Simpson, who serves as chair of the music school’s theory and composition program, has gained prominence as a composer for silent film and frequently performs either improvised music or his own scores at screenings in the United States and abroad. Favorable reviews in The Washington Post and other media outlets attest to his growing popularity as a concert music composer in the Washington, D.C., metropolitan area, Brennan noted.

His operatic trilogy on the “Oresteia Tragedies” (with a libretto by his wife, Sarah Brown Ferrario, an assistant professor in CUA’s Department of Greek and Latin) premiered at Catholic University. The trilogy reflects Simpson’s long-time dedication to incorporating aspects of ancient Greek culture in his new compositions, Brennan noted.

Brennan added that Simpson has developed valuable learning opportunities for undergraduate composition majors. Under Simpson’s direction, students wrote operas based on mini plays by Thornton Wilder that premiered at CUA in 2008 as part of a University festival highlighting Wilder’s work.

In his remarks, Simpson noted that “an artist’s work is, simply, to discover himself and to express that self as well as possible, regardless of reward, criticism, or fashion.” He added that at CUA he has been able “to follow this distinctive path. There has been great freedom in this continuing journey of self-discovery.”

In his remarks about politics professor Ryn, Brennan noted that he was honored in 1992 by the University’s Graduate Student Association with its “Excellence in Teaching” award, which recognizes the best graduate teacher at CUA.

Ryn’s wide-ranging research interests include the history of Western political thought, ethics and politics, politics and the imagination, historicism, the theory of knowledge, conservatism, American political thought, and constitutionalism.

A survey of more than 1,000 political theory professors published last year in PS: Political Science and Politics ranked Ryn among the top 50 political theorists “Doing Excellent Work Today Whose Work Will Be Influential During the Next 20 Years.”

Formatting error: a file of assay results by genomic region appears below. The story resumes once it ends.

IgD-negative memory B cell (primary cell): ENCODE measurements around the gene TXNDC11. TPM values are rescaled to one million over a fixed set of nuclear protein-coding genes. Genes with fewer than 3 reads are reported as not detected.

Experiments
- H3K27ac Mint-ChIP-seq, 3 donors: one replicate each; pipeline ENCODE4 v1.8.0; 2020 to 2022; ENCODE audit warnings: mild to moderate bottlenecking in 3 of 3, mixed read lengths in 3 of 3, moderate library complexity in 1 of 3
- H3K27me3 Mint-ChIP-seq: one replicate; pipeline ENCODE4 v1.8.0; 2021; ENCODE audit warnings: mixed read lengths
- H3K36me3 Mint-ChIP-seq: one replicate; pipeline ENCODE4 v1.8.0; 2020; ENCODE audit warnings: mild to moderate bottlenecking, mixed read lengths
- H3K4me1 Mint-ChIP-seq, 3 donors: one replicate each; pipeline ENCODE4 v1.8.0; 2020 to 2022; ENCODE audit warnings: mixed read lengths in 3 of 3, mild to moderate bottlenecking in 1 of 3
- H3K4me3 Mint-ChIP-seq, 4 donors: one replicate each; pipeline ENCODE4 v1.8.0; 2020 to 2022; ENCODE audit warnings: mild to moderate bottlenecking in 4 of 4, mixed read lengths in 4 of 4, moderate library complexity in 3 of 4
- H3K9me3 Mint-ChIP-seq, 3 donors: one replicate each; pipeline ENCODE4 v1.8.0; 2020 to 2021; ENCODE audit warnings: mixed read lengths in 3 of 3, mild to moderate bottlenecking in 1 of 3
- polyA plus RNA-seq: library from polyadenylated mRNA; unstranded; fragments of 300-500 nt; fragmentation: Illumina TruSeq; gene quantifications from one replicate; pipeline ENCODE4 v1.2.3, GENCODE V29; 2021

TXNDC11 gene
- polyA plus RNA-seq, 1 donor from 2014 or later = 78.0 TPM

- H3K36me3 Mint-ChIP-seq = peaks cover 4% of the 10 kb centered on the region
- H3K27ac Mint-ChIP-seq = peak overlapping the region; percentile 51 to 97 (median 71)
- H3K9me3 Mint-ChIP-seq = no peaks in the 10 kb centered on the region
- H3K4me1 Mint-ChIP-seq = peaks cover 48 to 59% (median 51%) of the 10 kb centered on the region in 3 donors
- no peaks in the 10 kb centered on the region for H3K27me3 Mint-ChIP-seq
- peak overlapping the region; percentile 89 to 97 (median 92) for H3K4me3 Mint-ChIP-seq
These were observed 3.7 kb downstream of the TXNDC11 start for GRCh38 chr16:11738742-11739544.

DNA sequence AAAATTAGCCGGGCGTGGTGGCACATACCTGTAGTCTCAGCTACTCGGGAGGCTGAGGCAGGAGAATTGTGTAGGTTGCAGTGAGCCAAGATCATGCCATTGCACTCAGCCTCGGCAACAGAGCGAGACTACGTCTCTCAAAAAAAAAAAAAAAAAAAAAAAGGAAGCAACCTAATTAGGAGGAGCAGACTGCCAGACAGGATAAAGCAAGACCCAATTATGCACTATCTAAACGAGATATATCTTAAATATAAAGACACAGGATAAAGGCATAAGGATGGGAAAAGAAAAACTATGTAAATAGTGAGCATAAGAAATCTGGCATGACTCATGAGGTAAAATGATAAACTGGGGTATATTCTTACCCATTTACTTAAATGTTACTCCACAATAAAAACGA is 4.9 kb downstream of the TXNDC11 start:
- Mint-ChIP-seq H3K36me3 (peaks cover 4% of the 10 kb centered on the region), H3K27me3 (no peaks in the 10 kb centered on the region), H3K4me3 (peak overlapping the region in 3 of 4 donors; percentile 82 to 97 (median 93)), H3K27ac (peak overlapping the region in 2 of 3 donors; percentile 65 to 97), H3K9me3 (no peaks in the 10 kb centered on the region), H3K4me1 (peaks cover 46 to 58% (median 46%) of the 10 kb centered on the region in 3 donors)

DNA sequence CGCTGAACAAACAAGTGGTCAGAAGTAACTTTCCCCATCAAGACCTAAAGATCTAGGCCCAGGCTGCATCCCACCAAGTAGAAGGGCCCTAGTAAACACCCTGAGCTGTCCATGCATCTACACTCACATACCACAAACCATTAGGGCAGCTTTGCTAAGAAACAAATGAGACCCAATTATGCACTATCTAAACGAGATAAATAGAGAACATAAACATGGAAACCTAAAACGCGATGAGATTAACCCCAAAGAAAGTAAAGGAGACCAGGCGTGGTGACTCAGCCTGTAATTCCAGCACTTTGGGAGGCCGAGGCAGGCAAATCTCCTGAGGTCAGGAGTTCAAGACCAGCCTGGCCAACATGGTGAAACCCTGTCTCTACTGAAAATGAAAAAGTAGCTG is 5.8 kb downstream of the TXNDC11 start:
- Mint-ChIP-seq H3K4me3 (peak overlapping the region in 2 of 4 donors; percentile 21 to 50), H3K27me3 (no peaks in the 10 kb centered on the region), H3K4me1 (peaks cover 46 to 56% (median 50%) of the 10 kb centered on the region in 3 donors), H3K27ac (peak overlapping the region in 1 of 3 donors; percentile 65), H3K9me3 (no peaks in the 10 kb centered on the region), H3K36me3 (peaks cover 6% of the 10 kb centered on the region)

President Garvey with Professor of Politics Claes G. Ryn and Provost Brennan.


The survey also ranked Ryn’s journal, Humanitas, among the 30 journals most often read by political theory professors, Brennan said. Ryn is the author of several books that have earned him international attention.

Published in English in 2003, his book, “America the Virtuous: The Crisis of Democracy and the Quest for Empire,” was the subject of a laudatory review in the Times of London Literary Supplement. In Chinese translation, the book was praised in an article in Dushu, China's most highly regarded and widely read intellectual magazine, and in the top literary academic journal Cross-Cultural Dialogues, published at Beijing University.

“America the Virtuous” was published in Chinese by both Beijing University Press in 2007 and Horizon Media in Shanghai in 2008. Ryn gave the Distinguished Foreign Scholar Lectures at Beijing University in 2000.

In 2007, Ryn delivered a keynote address at Beijing’s Chinese Academy of Social Sciences — one of China’s pre-eminent think tanks. In addition, he has given invited lectures at many other universities and institutions including Cornell, Georgetown, and Tufts universities, St. Andrews University in Scotland, Uppsala University in his native Sweden, and the Senate of the Czech Republic.

In accepting his award, Ryn noted “the wonderfully free intellectual environment” at CUA. “It is something for which I will always be grateful. Thank you, Catholic University.”